Myke Cole's Shadow Ops:Fortress Frontier is the sequel to what was the speculative fiction debut of 2012, Shadow Ops: Control Point (Canada, USA, Europe). I felt that the book was a fun, intelligent, action-packed, entertaining read with a generous dose of ass-kicking! It was fresh and unlike anything else I had ever read. But as fun to read as his debut turned out to be, the question remained: Could Cole possibly do it again?
The answer is a resounding yes! The author was smart enough to realize that there was no way he could use the same recipe and do it again. What made Shadow Ops: Control Point such an interesting read was the fact that it was more or less unique in the genre. And yet, in order to satisfy and keep readers for the rest of the series, Myke Cole would have to find a way to elevate his game and continue to surprise us and keep us on our toes. Which is exactly what he does throughout Shadow Ops: Fortress Frontier.
By building upon existing storylines from his debut and by adding layers to what is turning out to be a more complex tale than we were originally led to believe, the author came up with a terrific sequel that proves that Myke Cole is for real!
Here's the blurb:
The Great Reawakening did not come quietly. Across the country and in every nation, people began to develop terrifying powers—summoning storms, raising the dead, and setting everything they touch ablaze. Overnight the rules changed... but not for everyone.
Colonel Alan Bookbinder is an army bureaucrat whose worst war wound is a paper-cut. But after he develops magical powers, he is torn from everything he knows and thrown onto the front-lines.
Drafted into the Supernatural Operations Corps in a new and dangerous world, Bookbinder finds himself in command of Forward Operating Base Frontier—cut off, surrounded by monsters, and on the brink of being overrun.
Now, he must find the will to lead the people of FOB Frontier out of hell, even if the one hope of salvation lies in teaming up with the man whose own magical powers put the base in such grave danger in the first place—Oscar Britton, public enemy number one...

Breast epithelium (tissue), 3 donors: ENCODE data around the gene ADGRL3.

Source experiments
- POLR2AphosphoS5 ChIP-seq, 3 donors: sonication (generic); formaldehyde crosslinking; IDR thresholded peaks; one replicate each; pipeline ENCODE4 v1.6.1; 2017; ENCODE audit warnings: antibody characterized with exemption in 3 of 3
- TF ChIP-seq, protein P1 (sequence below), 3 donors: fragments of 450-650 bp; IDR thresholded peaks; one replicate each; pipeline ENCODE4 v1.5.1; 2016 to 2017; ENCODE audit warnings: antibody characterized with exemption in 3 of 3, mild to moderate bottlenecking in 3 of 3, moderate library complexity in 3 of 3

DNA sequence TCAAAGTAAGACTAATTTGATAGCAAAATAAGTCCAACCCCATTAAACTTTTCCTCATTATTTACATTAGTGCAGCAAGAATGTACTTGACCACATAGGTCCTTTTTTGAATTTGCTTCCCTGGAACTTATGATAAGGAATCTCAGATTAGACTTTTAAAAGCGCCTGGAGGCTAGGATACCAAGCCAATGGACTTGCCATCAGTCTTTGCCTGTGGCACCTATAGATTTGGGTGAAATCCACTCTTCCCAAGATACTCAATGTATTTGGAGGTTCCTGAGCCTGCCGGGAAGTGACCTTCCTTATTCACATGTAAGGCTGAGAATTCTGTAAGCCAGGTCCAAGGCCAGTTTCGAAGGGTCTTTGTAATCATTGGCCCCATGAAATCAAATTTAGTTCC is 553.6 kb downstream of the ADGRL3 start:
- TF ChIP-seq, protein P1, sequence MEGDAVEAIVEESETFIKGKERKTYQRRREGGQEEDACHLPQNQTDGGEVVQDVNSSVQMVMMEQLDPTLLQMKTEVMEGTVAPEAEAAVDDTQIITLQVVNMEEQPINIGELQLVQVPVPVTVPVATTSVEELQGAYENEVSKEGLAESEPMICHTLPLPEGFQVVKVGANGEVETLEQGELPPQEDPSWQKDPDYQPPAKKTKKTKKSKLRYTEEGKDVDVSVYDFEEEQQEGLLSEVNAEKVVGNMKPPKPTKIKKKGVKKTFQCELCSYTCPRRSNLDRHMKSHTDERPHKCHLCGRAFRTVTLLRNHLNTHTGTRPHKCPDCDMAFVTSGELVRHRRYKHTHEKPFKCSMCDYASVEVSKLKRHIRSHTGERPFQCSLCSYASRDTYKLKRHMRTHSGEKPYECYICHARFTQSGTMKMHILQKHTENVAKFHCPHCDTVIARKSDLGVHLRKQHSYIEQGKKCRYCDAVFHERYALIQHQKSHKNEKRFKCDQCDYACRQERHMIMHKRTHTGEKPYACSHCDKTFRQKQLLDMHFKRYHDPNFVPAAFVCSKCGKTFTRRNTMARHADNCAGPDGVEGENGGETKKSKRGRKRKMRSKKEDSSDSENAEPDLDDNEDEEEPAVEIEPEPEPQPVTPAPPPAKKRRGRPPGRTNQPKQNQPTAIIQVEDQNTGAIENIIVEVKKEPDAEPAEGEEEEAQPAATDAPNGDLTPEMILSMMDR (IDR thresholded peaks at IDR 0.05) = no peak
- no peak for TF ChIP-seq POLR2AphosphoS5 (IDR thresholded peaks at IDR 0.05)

My main problem with Shadow Ops: Control Point was that I felt that Cole kept his cards too close to his chest. Indeed, he introduced cool concepts and fascinating ideas, but failed to elaborate on most of them. I wanted to discover a lot more about the Supernatural Operations Corps, the Source, the Goblins and other creatures, the act of Manifesting, as well as many other aspects of the worldbuilding. Well, I'm glad to report that the author opens up a bit more in this sequel, which adds more depth to the various story arcs.
Having served in the military allows Cole to imbue this series with a credibility regarding the realism of the use of magic and its ramifications up and down the chain of command. It gives this series its unique "flavor" and remains what sets it apart from everything else on the market.
Although he did grow on me in Cole's debut, I had doubts that do-gooder Oscar Britton could carry this series on his shoulders. Too empathic and introspective, Britton's emo side often clashed with his kick-ass personality. He means well, always, but the poor guy remains a bit clueless more often than not. Enter Colonel Alan Bookbinder, the main protagonist through whose eyes the bulk of the tale that is Shadow Ops: Fortress Frontier would unfold. A bureaucrat, a pencil-pusher who has never seen any action. A character readers are not supposed to root for. And yet, from the start, you can't help but love the guy. Thrust into an impossible situation without any combat experience, Bookbinder finds himself in command of hundreds of men and women cut off from the home plane. And somehow, he must find a way to save as many of them as humanly possible. An unlikely hero, Bookbinder will earn the loyalty of his troops and that of the reader. As a matter of course, familiar faces from the first volume return in this sequel, especially in the plotlines which revolve around Britton. As expected, both groups of characters join forces at some point. But there are quite a few surprises before that is allowed to happen.
What many considered Bookbinder's suicide mission allows Myke Cole to unveil more of the Source than we had seen thus far. So finally, we learn more about the landscape beyond FOB Frontier and the panoply of denizens found throughout the Source. In both Britton and Bookbinder's story arcs, we learn a lot more about magic. I also liked how the author brought politics into the fray, which will undoubtedly have repercussions in the final volume.
The pace is crisp throughout. As was the case with its predecessor, there is not a dull moment to be found within the pages of Shadow Ops: Fortress Frontier. Action-packed, smart, and entertaining, this second installment was a decidedly fun read! I'm definitely looking forward to the conclusion of the Shadow Ops series next year!